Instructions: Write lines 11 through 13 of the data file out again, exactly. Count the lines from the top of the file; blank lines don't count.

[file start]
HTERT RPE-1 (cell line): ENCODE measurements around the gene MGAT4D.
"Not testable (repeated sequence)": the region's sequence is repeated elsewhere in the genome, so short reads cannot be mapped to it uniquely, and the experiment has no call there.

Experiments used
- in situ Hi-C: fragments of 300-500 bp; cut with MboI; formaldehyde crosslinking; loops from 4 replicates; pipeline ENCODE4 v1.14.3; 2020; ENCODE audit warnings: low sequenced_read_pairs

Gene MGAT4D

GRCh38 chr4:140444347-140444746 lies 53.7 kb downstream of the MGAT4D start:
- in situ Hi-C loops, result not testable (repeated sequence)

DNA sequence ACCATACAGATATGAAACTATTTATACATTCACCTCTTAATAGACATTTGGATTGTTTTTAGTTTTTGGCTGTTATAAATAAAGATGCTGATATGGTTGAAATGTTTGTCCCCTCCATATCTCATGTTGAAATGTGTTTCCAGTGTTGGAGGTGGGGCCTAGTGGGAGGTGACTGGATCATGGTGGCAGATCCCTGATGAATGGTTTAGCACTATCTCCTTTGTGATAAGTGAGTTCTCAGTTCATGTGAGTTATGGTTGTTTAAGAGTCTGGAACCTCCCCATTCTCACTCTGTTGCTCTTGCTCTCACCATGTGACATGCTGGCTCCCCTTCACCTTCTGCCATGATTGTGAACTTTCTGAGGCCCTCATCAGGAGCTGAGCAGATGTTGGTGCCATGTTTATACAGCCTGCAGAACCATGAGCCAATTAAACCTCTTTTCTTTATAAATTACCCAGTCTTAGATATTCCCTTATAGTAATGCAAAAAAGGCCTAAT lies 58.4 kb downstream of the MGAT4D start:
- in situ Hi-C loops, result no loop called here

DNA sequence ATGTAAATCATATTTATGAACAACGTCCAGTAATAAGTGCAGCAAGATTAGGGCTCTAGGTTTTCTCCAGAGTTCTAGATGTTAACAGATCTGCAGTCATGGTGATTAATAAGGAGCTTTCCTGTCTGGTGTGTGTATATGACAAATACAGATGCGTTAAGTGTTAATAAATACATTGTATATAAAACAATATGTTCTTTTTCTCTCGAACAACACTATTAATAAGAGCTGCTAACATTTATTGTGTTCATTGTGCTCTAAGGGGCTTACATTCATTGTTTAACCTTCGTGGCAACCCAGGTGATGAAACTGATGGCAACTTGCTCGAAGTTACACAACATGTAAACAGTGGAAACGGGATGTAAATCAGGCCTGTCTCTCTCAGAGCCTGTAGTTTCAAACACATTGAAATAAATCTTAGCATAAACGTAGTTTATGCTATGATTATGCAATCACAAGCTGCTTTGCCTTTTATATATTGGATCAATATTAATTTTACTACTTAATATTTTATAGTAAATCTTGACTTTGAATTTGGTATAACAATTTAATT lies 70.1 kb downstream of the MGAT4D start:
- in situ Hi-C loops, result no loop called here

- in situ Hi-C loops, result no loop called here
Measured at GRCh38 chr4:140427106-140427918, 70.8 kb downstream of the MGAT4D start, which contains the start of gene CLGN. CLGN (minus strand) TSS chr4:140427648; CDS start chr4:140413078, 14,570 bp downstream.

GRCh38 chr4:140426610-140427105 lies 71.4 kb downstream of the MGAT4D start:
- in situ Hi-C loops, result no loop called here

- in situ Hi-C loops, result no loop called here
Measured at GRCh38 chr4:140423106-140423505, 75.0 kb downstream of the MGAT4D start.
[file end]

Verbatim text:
- in situ Hi-C loops, result no loop called here

- in situ Hi-C loops, result no loop called here
Measured at GRCh38 chr4:140427106-140427918, 70.8 kb downstream of the MGAT4D start, which contains the start of gene CLGN. CLGN (minus strand) TSS chr4:140427648; CDS start chr4:140413078, 14,570 bp downstream.